The present study suggests that participants in outdoor PA were highly motivated by positive health, activation, and avoiding ill-health motives. On the other hand, activation, positive health, avoiding ill-health, weight control, strength and endurance, fitness, and appearance were the main motives for participants in indoor PA. Existing research data have examined the systematic differences of motivational factors for PA participation in certain types of PA (sports specific).[40] Nevertheless, data comparing different motives between recreational indoor PA (non-sport specific) and outdoor PA are limited. Our findings are similar to those of Calogiuri and Elliott[35] who compared motivational differences between indoor leisure physical activities and green exercise activities (outdoor PA) within a national survey of Norwegian adults' physical activity behaviors.[35] Participation in green exercise was linked with higher convenience, affective benefits, and long-term health motives. The study found that outdoor PA was not driven by external body-orientated motives compared to sport- and gym-based exercises.[35] Furthermore, they observed that green exercise group tended to focus on more extrinsic factors such as natural surroundings. Participants driven by affective benefits from PA but not the natural environment were more inclined to conduct gym- or sport-based activities to obtain extrinsic benefits.[35] Also, Fraser et al.[38] compared motivational drivers between the different types of outdoor PA. In general, participants were motivated by intrinsic and extrinsic motivational factors in all forms of outdoor PA; our results concur with their findings. Calogiuri and Elliott[35] have recommended that future research into motivation in green exercise should consider whether motives are more intrinsic or extrinsic through psychological theories of motivation.[35] Consequently, we examined motivation using EMI-2 based on SDT to ascertain the different motivational factors between indoor and outdoor PA. Our study revealed that indoor PA has significantly higher motivation (IM and EM) than outdoor PA.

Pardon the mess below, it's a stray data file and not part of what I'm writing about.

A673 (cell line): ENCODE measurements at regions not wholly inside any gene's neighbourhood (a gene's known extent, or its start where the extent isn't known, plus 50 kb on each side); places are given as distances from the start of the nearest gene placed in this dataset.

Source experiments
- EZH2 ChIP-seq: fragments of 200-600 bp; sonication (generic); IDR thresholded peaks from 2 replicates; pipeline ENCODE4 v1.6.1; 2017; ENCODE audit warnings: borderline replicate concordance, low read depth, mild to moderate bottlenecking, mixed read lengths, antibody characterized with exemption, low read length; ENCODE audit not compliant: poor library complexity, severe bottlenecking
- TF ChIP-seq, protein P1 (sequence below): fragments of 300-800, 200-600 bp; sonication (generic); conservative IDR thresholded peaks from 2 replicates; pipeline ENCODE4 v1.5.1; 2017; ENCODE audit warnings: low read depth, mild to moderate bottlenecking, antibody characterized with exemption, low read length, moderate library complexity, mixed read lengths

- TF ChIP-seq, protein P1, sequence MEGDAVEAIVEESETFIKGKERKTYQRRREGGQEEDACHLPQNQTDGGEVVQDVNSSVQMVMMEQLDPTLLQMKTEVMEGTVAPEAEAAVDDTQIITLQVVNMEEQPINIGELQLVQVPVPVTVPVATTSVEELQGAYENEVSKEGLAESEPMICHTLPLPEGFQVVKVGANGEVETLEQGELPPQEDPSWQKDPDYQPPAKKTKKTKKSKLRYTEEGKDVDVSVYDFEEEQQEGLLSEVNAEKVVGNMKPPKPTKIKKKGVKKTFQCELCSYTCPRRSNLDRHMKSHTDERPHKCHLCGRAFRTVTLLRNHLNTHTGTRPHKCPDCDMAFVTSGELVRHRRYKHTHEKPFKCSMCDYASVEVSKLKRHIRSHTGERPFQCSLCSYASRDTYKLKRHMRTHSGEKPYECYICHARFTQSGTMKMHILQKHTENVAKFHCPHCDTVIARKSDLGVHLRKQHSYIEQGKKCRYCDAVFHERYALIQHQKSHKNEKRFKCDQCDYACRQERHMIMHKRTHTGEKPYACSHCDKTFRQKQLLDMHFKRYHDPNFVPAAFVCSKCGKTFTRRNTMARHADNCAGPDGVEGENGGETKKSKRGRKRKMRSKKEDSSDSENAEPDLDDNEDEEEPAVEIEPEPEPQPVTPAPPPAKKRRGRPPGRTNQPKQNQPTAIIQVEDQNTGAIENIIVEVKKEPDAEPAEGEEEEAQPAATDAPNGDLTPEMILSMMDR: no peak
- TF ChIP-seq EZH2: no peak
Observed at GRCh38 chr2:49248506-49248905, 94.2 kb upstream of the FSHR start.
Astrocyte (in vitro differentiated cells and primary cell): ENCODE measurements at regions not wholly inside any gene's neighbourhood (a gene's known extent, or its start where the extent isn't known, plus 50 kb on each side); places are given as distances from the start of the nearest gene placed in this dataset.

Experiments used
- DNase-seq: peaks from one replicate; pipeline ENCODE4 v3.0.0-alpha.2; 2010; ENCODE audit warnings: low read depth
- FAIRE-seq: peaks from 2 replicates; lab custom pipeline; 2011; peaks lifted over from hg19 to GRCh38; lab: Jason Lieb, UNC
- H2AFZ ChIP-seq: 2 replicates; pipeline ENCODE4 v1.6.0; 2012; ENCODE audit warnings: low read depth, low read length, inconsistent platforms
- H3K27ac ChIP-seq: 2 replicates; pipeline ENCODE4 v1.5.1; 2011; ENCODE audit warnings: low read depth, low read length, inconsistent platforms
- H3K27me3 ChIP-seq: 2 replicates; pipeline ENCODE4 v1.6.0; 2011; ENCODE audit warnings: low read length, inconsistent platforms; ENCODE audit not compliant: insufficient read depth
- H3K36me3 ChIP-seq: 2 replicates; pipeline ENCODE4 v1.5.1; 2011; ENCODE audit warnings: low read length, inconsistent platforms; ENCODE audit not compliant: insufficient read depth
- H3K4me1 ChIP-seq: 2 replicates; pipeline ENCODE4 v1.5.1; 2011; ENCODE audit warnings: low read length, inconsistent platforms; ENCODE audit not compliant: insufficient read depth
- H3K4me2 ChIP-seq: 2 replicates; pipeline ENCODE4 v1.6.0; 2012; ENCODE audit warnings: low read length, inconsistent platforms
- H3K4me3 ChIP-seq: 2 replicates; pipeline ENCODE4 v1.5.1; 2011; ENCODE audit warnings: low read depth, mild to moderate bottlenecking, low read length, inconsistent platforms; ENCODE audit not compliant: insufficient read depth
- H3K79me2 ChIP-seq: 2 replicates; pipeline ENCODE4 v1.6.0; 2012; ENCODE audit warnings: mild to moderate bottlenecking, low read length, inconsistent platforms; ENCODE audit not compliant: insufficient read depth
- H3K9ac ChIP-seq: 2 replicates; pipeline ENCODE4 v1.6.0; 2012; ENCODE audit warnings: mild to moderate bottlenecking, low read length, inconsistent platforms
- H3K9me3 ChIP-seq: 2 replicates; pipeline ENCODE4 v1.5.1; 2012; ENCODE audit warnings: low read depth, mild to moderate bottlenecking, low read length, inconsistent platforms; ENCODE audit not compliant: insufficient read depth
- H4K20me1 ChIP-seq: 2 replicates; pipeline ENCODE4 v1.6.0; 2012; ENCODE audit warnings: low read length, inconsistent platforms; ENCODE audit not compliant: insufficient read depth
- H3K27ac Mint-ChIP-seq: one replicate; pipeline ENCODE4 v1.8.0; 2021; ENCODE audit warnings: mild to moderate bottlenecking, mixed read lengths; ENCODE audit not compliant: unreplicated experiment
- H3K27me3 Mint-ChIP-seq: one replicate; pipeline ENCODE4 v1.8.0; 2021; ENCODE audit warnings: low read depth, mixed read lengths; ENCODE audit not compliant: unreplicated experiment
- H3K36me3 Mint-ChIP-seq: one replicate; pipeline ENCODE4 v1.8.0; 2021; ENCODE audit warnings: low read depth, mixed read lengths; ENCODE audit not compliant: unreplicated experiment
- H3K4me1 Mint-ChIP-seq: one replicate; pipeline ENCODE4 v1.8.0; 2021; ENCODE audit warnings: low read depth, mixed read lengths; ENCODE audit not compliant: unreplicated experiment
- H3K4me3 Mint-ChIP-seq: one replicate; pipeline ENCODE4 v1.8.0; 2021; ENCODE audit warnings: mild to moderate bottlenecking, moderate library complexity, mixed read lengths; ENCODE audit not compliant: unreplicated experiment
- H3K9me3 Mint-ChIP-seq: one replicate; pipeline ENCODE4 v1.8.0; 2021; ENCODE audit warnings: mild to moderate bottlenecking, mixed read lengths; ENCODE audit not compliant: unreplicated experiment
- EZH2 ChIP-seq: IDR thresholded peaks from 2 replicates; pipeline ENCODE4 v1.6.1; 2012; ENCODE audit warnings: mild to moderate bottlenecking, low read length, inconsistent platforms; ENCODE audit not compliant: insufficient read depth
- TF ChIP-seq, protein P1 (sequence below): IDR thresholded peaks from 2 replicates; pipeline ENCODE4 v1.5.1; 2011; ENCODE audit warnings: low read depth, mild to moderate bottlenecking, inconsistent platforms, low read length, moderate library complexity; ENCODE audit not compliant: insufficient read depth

Conclusions Top

The findings of our study suggest that vital motives for participation in PA are different across sex and places of participation (indoor vs. outdoor). Understanding the motives that influencing PA participation is critical for developing interventions and recommendations to promote higher levels of involvement and adherence to PA participation and maximize its benefits.


The authors would like to thank students from the physiotherapy department, Faculty of Medical Technology, the University of Tripoli for helping in data collection, and Mr. Hisham Abudarhibah from Tripoli Medical Center, for his technical support.

Authors' contributions

All the authors contributed to the study's conception, data collection and analysis, and drafting and revision of the manuscript. All authors reviewed and approved the final version of the manuscript.

Financial support and sponsorship


Conflicts of interest

There are no conflicts of interest.

Compliance with ethical principles

The Bioethics Committee at the Biotechnology Research Center (BEC-BTRC), State of Libya, approved the study. All participants provided informed consent before participation.

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  [Figure 1], [Figure 2]

  [Table 1], [Table 2]